In a world where you might be stuck underground waiting for a subway train, a digital screen that can tell you when the next train is coming can be a godsend. If you live in a city with a modern train system, you are probably used to screens that announce train arrivals and don't think anything of it. In New York, this is novel like a great white buffalo.
Well, it depends what train line you are on. And, for me, it's not great. I take the A train and the train is often crowded or delayed; and when it is delayed, there's usually not a "countdown" clock in sight.
A friend of ours suggested we visit the New York Botanical Garden (NYBG) in the Bronx this past weekend to check out the Dale Chihuly blown glass exhibition. I happily obliged. The NYBG is one of my favorite places to go in the city. When I was "fun-employed" — that planned period of time between ending one job and starting a new one — I made a point of heading over there. I don't know if many transplants to the city visit it, but they should; it's a beautiful garden and you almost forget you are in the midst of 8 million people.
After being together for thirteen years, my then boyfriend (now husband) proposed to me. As he nervously put the ring on my finger my first words to him, after saying yes, were, "Wait, does this mean I have to plan a wedding?"
At that point in time, the majority of our coupled friends had already gotten married. I happened to be in a couple of weddings so had seen firsthand what I did and did not want in my own nuptials. However, even with that knowledge, planning a wedding was not easy.
The additional challenge for us was that our families were unable to financially support us so the burden of paying for the wedding fell squarely on our shoulders. That said, this is not necessarily a bad thing! Saving for a major expenditure, together, is actually good practice for saving for other things like a house, college fund or a nice vacation.
When the dust settled, we were able to get married in Manhattan for just under $15K which is well under the national average for weddings in this country. This is also WAY under the average for Manhattan which is currently at a ridiculous $88,176.
Additionally, I should note that this amount is inclusive of our honeymoon flight and lodging which ended up being a wonderful reward for all our saving and planning. Some folks suggested maybe we should wait until later and have a longer honeymoon but it was actually really nice to get away on an adventure that included our passports, however modest.
So, without further ado, now that it's been a full year since the wedding and I've had a chance to reflect on that day—and all the planning that led up to it—here are some tips and tricks on how we did it: Continue reading "Married in Manhattan…on a Budget"
At work, there is a gallery show for our department called the "Art of the Commute." Below are my submissions:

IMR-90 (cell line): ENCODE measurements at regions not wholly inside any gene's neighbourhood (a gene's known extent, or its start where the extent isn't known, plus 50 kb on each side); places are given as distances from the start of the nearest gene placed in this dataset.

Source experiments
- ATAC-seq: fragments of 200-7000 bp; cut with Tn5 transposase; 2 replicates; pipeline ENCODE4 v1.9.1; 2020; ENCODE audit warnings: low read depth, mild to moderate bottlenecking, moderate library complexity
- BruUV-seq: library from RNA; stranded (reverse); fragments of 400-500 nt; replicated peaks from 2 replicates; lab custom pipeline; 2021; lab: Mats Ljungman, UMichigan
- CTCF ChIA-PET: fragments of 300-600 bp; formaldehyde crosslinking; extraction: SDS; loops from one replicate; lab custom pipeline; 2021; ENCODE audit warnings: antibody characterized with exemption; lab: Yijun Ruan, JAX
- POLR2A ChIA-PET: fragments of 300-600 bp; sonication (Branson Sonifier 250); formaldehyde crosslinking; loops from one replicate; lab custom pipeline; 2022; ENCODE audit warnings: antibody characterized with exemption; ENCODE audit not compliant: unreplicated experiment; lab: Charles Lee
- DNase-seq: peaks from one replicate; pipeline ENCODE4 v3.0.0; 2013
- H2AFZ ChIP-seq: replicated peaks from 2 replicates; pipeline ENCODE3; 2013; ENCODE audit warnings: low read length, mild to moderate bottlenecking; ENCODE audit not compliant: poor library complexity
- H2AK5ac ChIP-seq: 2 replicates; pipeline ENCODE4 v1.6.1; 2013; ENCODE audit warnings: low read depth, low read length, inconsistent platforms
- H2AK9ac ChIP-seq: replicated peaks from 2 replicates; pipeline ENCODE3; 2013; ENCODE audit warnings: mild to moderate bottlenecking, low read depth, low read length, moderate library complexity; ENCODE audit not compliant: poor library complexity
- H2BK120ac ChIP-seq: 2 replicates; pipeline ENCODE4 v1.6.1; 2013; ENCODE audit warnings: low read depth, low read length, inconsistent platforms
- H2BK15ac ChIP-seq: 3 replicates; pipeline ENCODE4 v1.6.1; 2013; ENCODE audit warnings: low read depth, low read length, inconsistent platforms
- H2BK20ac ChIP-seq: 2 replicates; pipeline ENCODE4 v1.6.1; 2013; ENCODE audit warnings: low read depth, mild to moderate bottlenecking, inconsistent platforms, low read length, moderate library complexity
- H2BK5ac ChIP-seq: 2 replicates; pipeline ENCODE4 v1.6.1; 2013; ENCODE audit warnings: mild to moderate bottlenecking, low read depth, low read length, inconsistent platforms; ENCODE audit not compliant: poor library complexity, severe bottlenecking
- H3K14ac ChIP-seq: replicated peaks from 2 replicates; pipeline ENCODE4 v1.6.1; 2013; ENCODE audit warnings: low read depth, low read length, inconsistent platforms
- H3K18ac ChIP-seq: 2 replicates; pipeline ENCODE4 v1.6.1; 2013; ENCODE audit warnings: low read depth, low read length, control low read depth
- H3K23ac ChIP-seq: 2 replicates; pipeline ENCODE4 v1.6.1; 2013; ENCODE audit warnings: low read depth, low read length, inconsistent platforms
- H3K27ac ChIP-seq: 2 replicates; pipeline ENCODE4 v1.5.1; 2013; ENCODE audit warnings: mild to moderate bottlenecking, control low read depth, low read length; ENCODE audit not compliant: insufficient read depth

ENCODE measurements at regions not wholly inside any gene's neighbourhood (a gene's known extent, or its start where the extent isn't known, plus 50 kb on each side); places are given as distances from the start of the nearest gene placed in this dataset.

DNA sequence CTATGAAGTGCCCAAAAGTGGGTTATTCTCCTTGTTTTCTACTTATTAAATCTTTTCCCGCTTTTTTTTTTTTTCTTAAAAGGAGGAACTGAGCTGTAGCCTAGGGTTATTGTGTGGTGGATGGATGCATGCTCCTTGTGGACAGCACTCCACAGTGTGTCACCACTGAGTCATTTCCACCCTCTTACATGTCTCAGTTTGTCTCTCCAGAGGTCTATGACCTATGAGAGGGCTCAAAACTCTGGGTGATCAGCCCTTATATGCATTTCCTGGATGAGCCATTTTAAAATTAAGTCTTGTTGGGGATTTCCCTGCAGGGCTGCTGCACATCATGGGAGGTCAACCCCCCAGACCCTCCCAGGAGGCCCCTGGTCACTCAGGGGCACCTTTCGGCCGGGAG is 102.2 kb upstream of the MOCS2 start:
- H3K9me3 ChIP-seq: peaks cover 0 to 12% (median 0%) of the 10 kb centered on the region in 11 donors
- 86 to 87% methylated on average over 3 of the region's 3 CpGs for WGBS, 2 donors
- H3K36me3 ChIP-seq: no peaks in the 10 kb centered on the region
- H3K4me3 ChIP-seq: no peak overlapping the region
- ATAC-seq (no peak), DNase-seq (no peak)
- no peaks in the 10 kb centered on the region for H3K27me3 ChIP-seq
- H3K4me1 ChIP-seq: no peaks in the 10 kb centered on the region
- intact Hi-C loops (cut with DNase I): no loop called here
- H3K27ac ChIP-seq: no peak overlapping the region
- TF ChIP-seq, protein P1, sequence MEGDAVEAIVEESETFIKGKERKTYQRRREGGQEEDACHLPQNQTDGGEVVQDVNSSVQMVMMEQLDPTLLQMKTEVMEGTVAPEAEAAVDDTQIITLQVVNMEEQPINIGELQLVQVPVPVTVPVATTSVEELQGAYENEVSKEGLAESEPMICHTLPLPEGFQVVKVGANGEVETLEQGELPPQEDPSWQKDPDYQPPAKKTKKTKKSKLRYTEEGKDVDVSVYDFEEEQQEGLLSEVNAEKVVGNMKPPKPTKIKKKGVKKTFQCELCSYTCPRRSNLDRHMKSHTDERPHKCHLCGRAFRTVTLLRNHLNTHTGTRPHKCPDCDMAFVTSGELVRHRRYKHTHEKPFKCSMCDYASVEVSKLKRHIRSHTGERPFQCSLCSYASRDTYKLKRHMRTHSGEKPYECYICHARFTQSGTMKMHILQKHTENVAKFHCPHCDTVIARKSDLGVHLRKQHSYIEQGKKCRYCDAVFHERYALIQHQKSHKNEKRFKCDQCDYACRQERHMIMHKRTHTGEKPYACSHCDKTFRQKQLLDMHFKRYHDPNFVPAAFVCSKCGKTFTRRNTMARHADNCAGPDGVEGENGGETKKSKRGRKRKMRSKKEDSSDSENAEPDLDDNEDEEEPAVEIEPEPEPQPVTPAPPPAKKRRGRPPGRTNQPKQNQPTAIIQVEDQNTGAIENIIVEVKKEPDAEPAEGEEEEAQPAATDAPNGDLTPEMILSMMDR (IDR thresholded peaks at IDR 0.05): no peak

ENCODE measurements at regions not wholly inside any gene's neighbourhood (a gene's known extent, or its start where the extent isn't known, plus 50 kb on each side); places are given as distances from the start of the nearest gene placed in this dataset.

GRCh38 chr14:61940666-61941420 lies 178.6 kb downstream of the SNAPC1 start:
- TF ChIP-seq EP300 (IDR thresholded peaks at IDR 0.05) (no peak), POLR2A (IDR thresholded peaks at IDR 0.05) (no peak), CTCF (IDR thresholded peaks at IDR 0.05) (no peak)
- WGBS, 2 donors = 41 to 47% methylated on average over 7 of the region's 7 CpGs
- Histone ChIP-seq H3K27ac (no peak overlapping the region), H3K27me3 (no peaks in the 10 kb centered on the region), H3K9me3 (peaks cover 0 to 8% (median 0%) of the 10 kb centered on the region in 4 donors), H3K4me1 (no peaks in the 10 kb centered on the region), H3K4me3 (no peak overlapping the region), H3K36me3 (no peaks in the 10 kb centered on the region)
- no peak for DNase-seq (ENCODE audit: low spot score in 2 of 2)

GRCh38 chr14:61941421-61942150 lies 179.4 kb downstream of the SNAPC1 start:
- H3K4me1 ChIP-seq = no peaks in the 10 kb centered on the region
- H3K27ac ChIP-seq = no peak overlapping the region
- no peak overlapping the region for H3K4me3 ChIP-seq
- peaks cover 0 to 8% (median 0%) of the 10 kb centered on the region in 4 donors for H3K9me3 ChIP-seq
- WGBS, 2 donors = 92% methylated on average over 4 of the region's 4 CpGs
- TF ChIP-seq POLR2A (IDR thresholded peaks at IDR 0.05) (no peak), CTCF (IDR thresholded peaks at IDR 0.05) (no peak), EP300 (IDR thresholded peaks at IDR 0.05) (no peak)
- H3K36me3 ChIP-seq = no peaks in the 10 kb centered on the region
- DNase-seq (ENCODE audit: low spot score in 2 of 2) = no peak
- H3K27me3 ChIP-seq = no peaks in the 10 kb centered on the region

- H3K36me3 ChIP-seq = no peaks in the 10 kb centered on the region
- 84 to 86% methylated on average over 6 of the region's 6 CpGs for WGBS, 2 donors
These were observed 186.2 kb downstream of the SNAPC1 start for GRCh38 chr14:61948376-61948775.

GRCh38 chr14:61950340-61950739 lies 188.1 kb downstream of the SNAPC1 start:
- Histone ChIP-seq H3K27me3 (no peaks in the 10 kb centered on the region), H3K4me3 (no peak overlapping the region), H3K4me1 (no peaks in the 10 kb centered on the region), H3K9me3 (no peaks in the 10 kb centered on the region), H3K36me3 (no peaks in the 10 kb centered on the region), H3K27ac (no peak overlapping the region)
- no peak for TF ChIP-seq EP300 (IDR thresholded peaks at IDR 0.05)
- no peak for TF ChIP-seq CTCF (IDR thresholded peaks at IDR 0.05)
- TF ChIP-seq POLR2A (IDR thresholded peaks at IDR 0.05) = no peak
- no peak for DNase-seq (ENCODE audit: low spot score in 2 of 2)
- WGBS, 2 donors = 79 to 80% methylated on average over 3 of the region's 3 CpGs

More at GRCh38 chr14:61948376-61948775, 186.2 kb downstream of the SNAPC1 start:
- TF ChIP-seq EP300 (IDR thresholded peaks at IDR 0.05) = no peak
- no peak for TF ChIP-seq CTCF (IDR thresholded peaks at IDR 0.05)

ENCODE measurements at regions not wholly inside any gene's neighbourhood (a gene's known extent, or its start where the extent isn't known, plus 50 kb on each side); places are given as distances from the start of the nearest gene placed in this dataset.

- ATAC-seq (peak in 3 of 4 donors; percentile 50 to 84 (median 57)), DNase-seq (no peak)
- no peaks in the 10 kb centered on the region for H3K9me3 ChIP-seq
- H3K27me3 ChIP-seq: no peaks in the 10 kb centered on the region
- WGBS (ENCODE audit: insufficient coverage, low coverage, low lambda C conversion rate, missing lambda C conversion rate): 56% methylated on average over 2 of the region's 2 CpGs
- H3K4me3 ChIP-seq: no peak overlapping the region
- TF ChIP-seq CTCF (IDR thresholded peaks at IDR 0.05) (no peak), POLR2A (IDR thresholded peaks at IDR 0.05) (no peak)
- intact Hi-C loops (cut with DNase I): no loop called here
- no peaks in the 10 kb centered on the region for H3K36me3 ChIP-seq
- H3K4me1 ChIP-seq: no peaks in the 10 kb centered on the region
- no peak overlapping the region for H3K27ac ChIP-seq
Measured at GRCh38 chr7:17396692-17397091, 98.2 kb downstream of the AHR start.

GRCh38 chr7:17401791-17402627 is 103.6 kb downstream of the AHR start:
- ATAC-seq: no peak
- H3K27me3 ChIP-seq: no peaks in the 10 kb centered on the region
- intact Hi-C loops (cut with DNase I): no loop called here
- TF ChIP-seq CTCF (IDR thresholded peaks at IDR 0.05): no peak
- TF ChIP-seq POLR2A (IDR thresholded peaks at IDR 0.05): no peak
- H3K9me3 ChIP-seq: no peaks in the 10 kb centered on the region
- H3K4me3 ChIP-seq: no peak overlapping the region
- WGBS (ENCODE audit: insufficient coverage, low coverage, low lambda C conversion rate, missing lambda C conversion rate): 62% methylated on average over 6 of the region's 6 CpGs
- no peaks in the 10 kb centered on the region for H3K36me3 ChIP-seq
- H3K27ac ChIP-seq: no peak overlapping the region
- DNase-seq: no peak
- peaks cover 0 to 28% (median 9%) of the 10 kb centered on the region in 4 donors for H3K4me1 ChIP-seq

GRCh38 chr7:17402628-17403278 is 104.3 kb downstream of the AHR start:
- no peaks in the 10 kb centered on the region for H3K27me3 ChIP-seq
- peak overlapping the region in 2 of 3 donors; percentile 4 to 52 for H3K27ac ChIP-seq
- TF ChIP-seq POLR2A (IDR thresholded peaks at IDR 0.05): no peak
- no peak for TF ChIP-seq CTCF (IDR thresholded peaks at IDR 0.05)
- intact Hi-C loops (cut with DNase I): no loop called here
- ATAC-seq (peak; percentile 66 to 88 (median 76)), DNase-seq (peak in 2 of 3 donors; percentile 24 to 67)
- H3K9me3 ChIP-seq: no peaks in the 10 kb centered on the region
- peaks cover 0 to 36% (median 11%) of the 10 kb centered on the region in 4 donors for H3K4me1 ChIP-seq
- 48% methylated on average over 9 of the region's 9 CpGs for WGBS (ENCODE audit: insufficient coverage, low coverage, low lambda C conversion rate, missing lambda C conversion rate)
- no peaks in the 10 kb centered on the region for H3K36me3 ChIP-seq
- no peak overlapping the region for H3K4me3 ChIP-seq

Essentially, my approach was to photograph the disparity between where I begin my commute and where my commute lands me. I begin in my neighborhood which is pretty calm and quiet (for the most part). Most days, I get to the station and I will find a seat on the train as I'm at the last stop on the A train (where it terminates and then begins to head back downtown).
In contrast, after about 30 minutes on the train or so, I end up at 59th Street Columbus Circle. This is a relatively large station on the west side and a big connection point in the morning. As such, there is always a lot of hustle and bustle and tons of people walking around. I used long exposures to show in one frame the multitude of movement and people that's happening at that time of day.
It's here where I start the second leg of my trip, waiting for a B or D train to take me to Rockefeller Center where the building I work in is currently located. The Rockefeller station it not as big but just as nearly populated as so many other commuter's trips terminate there. There is a network of office buildings connected underground so there are a lot of people in and around the station. The revolving doors in the station lead to the underground shops in the "Concourse" level where one can find breakfast and emergency dry cleaning and shoe shining, among other things.
Perhaps if the series could have been longer (we were limited to a certain number of photos), I would have considered taking a photo of my desk (where my commute officially ends) or perhaps even my bed (where my commute officially begins).
I really enjoyed the Henri Cartier Bresson exhibit at MoMA today but it was a bit mobbed to say the least. While they showed the breadth of his work, I almost would have preferred a more focused, smaller collection.
You can't write stuff like this. But if the past few days of my life were made into a sitcom episode, it would be called "The Billboard" — or if it were an episode of "It's Always Sunny in Philadelphia" this would be called "The One When Jen Takes a Photo of a Billboard."
It all began with a harmless coffee break. My co-workers and I walked up Broadway to Crumbs for some caffeination when we saw a strange billboard. The lovey-dovey couple on the billboard coupled with the quote "you are my soulmate forever" made us wonder. Since we are media people at first we thought, "this has to be some kind of marketing/pr move!"
When we saw the website that the banner linked to, we were most definitely sure it had to be some kind of marketing scheme. The website was a 90's era (meaning: bad) site consisting of a bunch of photos of the joyous couple and quite a few karaoke recordings we'll have to imagine they did together (who records their karaoke outings…?). Continue reading ""The Billboard""